In BriefThe Federal Bureau of Investigation (FBI) made its first disclosure about a software security flaw to Apple under the Vulnerability Equities Process (VEP), a White House initiative created in April 2014 for reviewing flaws and deciding which ones should be made public.
Unfortunately, the vulnerability reported by the federal agency only affected older versions of Apple's iOS and OS X operating system and was patched nine months ago, with the release of iOS 9 for iPhones and Mac OS X El Capitan, according to Apple.
The FBI informed Apple of a vulnerability in its iPhone and Mac software on April 14, but it's not the one used to unlock an iPhone of one of the San Bernardino shooters, Reuters reported.
But, Why didn't the FBI disclose the hack used to get data off the San Bernardino iPhone?
Well, the answer came from the FBI is not much complicated.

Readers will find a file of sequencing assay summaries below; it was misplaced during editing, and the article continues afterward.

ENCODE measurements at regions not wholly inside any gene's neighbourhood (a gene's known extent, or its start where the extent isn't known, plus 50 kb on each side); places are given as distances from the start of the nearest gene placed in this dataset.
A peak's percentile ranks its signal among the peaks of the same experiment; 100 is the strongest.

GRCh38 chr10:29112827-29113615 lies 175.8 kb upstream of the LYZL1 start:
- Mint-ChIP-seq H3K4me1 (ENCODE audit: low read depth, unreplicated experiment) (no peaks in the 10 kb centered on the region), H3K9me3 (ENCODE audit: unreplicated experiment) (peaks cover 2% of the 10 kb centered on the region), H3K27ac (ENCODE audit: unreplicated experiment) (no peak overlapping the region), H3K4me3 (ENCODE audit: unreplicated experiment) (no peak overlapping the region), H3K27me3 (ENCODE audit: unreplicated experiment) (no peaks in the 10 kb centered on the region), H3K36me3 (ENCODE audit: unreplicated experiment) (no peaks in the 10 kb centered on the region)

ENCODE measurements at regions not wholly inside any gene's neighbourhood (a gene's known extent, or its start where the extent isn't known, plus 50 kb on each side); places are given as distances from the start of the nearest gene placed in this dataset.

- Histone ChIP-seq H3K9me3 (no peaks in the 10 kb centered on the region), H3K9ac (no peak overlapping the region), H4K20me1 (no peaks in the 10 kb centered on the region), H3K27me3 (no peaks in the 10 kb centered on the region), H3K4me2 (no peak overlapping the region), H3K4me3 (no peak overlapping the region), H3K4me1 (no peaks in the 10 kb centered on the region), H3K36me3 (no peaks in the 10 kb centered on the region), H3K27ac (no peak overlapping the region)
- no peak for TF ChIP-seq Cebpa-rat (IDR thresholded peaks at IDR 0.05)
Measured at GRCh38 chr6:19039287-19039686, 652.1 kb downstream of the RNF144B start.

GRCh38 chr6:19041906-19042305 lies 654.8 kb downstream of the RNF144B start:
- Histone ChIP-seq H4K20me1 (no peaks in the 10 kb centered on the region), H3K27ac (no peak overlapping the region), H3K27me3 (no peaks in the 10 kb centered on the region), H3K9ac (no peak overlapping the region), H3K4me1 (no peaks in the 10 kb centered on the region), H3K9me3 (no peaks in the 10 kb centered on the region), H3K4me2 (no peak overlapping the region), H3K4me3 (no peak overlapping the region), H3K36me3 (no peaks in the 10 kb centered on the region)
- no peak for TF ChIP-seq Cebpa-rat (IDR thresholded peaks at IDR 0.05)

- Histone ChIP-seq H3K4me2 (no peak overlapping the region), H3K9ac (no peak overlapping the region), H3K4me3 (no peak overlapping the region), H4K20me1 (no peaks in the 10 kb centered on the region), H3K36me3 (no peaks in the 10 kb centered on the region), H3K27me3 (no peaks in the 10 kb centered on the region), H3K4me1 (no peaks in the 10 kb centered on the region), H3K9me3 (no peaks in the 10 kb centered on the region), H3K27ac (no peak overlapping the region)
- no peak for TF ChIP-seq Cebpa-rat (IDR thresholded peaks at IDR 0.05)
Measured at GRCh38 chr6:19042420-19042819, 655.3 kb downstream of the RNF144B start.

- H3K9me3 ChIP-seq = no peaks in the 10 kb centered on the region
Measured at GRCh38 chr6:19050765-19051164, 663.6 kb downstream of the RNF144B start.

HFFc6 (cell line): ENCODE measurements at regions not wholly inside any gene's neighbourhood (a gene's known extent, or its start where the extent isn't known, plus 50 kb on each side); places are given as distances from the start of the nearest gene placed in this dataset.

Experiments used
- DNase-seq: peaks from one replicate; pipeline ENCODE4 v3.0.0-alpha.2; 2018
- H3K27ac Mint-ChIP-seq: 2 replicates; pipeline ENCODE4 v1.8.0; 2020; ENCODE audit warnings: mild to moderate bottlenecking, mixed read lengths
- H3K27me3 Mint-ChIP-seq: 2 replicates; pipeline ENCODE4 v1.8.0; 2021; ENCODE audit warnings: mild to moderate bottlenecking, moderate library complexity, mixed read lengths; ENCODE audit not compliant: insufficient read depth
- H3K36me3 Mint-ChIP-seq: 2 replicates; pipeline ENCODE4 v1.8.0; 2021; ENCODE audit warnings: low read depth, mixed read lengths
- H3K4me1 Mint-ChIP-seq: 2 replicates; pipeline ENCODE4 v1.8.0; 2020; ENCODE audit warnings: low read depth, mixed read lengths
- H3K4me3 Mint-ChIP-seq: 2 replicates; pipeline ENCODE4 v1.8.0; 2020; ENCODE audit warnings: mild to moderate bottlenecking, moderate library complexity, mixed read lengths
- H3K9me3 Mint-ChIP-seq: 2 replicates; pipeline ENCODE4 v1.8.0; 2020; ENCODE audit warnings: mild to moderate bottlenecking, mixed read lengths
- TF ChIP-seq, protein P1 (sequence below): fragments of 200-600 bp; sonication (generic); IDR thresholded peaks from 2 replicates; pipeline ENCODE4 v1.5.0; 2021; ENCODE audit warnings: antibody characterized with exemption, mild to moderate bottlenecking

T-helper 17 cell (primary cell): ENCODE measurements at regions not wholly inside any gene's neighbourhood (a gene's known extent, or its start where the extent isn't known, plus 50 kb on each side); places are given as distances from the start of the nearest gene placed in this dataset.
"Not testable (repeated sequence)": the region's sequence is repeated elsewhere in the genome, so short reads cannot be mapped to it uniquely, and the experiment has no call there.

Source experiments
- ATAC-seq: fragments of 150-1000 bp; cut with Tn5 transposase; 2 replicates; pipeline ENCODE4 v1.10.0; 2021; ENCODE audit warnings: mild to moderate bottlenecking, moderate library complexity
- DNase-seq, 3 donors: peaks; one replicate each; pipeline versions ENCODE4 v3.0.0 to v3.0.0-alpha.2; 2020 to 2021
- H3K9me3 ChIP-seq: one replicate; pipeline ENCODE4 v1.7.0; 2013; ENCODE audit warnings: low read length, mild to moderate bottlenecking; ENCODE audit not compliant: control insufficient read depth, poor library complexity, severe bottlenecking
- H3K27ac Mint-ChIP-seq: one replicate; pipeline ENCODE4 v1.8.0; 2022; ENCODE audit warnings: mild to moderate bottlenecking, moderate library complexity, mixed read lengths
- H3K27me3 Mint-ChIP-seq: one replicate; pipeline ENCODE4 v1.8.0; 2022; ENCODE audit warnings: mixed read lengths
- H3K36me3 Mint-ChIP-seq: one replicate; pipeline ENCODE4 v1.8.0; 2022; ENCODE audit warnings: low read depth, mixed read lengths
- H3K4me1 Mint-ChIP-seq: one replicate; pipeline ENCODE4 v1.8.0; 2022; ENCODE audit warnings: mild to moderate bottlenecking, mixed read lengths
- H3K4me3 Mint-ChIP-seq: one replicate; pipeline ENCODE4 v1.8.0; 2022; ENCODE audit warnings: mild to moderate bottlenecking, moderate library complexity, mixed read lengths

According to the FBI Director James Comey, the FBI is still assessing whether the hack used to unlock Farook's iPhone would go through a White House panel review to decide if it should be disclosed to Apple.
The bureau is reportedly arguing that since the tool remains the third-party's intellectual property and the FBI never learned details about the workings of the tool, it does not make sense to disclose the vulnerability.
"The people we bought this from, I know a fair amount about them, and I have a high degree of confidence that they are very good at protecting it, and their motivations align with ours," Comey said earlier this month.Also Read: Apple/FBI Can Unlock iPhones, Here's How to Hack-Proof your Device.
Comey has previously implied that the tool cost the FBI more than $1 Million as a one-time fee to hack into Farook's iPhone and that the tool only works a "narrow slice" of iPhone 5C devices running iOS 9.
So, by disclosing an already patched vulnerability in Apple's product, the FBI might be pretending to care about the user's security in front of Apple after declining to reveal details about the hack used to break the San Bernardino iPhone.
But, it won't change anything, as an unnamed Apple executive told Reuters that the move "did nothing to change the company's perception that the White House process is less effective than has been claimed.